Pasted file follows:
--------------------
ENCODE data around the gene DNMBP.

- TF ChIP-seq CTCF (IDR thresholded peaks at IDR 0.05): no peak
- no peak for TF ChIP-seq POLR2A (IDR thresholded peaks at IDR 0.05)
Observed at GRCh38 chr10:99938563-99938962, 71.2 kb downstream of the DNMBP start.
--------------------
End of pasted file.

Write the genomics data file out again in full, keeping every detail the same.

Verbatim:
ENCODE data around the gene DNMBP.

- TF ChIP-seq CTCF (IDR thresholded peaks at IDR 0.05): no peak
- no peak for TF ChIP-seq POLR2A (IDR thresholded peaks at IDR 0.05)
Observed at GRCh38 chr10:99938563-99938962, 71.2 kb downstream of the DNMBP start.